Bien vs Bon: Which One Should You Use?

Should you use “bon” or “bien”? That’s a simple question, with a complicated answer.

Most of the time “bien” means “well” while “bon” means “good”. But there are so many exceptions one can hardly consider that a rule.

To make it easier to understand, here are 11 common situations where you should either use “bien” or “bon”.

5 situations where you should use “bon”

“Bon” is an adjective or noun that’s usually equivalent to “good”. You use it to talk about a state of being, to describe a person or an object.

Here are several common situations in which you’d use “bon”.

#1 To talk about sensual pleasures

Cette soupe est très bonne, tu (ne) sais pas ce que tu rates.

This soup is very good, you don’t know what you’re missing

Tu sens bon, c’est quoi ton parfum ?

You smell good, what’s your perfume?

#2 To say something is correct

You can use “bon” to say something is correct or incorrect.

Vous vous êtes trompé monsieur, ce n’est pas le bon ticket.

You made a mistake sir, this isn’t the right ticket.

C’est bon comme ça ?

Is it good this way?

#3 To say something is enough

“Bon” can be used to say something is enough.

Vous voulez du sucre avec votre café ? Non c’est bon merci

Do you want sugar with your coffee? No, it’s fine thanks

tu es bonne#4 To say someone is good at something

You can use “bon” to say someone is good at something, but it also has a sexual meaning in modern French, so use it at your own risk.

C’est un bon prof

He is a good teacher

La voisine est bonne

The neighbour is good

Normally, this sentence simply means the neighbour is a good and kind person. However, most young French people will understand it as “the neighbour is hot” or “the neighbour is good in bed”. Check out this article to learn more about this meaning of “bon” (and discover hilarious mistakes French learners made).

#5 “Bon” used as a noun

Even though it’s most often used as an adjective, “bon” is also a noun: “le bon” or “la bonne” if feminine.

In this case, it means “voucher”.

Now let’s see how to use “bien”!

6 situations where you should use “bien”

“Bien” is an adverb and is therefore irregular (like all French adverbs). It’s the equivalent of “well” in most situations.

You use it to describe how the action of a verb is. For example, “elle chante bien”. She sings how? Well.

On the contrary, you would say “C’est une bonne chanteuse” (she is a good singer). In this case you describe the person and therefore use the adjective “bon”.

Here are several ways to use bien.

#1 To express how you feel

This is a common mistake French learners make. Since you say “I feel good” in English, it’s tempting to say “Je me sens bon”. But you can’t, you should say “je me sens bien”.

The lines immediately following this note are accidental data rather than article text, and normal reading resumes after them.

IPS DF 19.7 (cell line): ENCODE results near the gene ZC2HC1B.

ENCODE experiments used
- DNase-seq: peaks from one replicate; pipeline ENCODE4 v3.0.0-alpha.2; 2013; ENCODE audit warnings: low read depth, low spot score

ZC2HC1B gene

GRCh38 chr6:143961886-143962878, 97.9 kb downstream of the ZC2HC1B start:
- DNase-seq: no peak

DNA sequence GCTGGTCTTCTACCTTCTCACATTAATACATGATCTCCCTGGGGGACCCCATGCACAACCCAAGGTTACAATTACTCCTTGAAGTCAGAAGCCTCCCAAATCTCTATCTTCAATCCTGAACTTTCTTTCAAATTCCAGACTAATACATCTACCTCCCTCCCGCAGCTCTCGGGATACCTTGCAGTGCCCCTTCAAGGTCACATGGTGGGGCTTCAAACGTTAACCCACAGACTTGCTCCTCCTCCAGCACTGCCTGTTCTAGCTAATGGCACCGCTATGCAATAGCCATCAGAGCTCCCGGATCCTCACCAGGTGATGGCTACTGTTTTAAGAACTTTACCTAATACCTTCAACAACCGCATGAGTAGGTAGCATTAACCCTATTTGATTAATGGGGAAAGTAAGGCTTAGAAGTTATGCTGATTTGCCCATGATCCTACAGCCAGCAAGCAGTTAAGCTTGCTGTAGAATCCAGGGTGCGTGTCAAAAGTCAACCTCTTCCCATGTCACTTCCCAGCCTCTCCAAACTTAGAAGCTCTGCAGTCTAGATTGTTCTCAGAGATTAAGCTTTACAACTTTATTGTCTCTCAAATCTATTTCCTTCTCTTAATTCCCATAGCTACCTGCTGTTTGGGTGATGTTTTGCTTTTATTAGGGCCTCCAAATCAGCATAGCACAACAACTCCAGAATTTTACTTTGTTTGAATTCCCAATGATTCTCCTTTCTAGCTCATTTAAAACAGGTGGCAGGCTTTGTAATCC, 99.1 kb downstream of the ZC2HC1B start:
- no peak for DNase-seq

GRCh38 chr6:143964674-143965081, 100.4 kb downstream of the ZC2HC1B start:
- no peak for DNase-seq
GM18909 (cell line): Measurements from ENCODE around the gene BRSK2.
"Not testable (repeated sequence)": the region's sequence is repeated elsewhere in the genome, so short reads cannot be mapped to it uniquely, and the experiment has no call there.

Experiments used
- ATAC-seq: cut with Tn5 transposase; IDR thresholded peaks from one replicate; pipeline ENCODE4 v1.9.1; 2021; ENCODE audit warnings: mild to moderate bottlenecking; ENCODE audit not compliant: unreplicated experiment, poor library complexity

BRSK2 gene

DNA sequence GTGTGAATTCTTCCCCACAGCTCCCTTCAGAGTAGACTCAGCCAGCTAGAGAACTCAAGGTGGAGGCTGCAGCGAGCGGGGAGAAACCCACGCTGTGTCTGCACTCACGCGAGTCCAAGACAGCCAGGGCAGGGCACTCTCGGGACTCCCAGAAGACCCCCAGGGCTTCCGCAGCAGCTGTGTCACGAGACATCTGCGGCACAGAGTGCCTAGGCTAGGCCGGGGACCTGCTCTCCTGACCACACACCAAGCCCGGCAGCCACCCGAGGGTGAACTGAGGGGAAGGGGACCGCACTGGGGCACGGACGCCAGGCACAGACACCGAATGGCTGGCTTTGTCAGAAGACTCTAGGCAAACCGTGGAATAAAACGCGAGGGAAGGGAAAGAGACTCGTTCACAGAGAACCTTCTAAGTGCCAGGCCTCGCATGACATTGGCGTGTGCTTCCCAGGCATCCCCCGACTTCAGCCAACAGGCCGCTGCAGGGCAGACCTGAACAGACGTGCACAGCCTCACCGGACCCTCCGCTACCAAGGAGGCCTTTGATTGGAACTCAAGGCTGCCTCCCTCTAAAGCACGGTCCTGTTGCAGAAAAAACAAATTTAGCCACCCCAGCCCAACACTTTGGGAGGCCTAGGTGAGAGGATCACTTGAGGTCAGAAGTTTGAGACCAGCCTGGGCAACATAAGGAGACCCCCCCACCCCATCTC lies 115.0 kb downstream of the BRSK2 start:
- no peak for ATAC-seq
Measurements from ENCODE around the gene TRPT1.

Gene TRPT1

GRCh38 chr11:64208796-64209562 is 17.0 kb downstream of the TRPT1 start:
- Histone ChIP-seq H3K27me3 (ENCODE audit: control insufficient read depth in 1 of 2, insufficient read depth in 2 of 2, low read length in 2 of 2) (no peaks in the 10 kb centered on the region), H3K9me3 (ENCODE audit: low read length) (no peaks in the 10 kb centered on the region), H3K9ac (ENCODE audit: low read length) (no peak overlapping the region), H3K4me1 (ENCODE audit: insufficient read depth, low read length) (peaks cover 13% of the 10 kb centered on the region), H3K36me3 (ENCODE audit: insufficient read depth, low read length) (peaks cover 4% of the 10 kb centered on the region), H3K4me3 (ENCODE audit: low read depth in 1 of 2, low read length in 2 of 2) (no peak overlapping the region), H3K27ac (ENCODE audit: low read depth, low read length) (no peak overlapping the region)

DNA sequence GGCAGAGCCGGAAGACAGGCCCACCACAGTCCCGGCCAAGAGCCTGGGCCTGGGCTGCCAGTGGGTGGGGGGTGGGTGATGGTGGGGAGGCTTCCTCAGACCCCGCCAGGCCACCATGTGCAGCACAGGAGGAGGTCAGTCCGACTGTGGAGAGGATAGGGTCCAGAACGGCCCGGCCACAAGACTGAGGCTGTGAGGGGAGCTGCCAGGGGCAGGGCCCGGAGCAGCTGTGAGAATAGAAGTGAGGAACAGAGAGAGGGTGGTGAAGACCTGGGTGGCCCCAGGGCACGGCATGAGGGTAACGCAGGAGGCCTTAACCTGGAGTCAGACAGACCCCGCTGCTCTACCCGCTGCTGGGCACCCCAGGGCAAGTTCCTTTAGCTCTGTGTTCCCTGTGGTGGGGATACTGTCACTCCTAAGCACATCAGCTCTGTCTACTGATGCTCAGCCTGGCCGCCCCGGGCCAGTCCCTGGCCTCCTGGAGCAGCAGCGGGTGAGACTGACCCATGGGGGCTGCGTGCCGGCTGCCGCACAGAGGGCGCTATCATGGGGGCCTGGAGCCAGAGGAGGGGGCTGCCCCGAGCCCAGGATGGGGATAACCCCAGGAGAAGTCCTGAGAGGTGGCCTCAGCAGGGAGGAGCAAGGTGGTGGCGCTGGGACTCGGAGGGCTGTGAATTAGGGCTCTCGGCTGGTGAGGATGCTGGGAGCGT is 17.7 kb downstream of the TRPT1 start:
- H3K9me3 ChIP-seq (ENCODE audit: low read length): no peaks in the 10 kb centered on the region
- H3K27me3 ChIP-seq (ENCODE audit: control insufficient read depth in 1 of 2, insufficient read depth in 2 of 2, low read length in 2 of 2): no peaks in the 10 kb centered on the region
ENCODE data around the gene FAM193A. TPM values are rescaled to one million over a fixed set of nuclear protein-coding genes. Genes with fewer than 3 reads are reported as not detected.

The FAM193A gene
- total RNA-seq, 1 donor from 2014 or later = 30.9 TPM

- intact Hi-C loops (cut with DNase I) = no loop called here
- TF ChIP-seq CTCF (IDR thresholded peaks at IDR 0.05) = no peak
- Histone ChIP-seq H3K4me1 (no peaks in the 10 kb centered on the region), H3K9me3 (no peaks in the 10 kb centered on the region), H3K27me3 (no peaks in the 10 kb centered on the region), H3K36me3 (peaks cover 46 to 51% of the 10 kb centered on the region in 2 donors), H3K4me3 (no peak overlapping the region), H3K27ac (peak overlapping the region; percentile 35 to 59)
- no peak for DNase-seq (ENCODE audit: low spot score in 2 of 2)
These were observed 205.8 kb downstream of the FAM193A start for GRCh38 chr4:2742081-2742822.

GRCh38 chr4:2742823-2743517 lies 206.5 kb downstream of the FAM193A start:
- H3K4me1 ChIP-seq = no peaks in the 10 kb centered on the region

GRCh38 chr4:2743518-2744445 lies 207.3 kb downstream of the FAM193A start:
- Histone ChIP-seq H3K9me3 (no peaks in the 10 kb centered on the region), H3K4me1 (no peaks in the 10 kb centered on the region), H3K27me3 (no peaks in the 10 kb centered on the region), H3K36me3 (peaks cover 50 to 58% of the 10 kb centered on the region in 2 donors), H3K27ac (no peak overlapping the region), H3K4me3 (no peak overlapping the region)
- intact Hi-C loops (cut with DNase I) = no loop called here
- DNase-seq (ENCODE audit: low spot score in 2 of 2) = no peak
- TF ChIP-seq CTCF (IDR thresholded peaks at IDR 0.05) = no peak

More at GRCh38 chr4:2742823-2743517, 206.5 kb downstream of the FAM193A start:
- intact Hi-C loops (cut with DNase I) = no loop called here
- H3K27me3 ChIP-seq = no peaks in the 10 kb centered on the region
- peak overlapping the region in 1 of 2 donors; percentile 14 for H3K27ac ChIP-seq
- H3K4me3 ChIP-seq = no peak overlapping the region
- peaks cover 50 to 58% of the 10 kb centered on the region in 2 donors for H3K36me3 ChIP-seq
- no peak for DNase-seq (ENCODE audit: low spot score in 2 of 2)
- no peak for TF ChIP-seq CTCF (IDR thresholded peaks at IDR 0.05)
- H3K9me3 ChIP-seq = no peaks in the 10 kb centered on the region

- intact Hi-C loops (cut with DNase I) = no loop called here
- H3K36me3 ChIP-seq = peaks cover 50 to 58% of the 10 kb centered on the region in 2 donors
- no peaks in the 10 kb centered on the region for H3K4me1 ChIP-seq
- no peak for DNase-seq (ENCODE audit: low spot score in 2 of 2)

#2 To express satisfaction

If you’re satisfied with something or someone, you can use “bien” to express it.

Alors, il était bien ce film?
So was this movie any good?

C’est bien, je suis fier de toi

That’s good, I’m proud of you

#3 To say you like/dislike something or someone

J’aime bien la musique espagnole

I like Spanish music

Strangely enough, “j’aime” means “I love” while “j’aime bien” means “I like”.

#4 To say really

“Bien” is used before some adjectives to intensify their meaning. In this case, it means “really”.

Il est bien moche ce nouveau bâtiment.

This new building is really ugly.

#5 Before a verb to say something is good

In English, you can use “well” before a verb and create constructions like “well built” or well done”. You can also do that in French.

Tu as réussi ton examen, bien joué !

You passed your exam, well done! (lit: well played)

La réplique est bien faite, on dirait presque un original

The replica is well done, it almost looks like an original (work)

#6 Bien as a noun

“Le bien” means “the good”. That’s a rather formal term that is mainly used in a legal context.

Over to you

Still a bit confused? Don’t worry! The distinction between “bien” and “bon” is one of the most complex aspect of the French language.

Try to ask French people what’s the difference, and you’ll only get confused answers. The French know when to use “bon” and when to use “bien”, but very few can explain why.

That’s why I recommend you to learn grammar through exposure to the language. The more you read, hear and simply spend time with French, the easier it will be for you to intuitively understand how to use the language.

Got a question or a rule you’d like to share? Write your comment below this article, I’m looking forward to reading it :).

Benjamin Houy

Benjamin Houy is a native French speaker and tea drinker with a BA degree in Applied Foreign Languages and a passion for languages. After teaching French and English in South Korea for 7 months as part of a French government program, he created French Together™ to help English speakers learn the 20% of French that truly matters. He is also the creator of a marketing blog called Grow With Less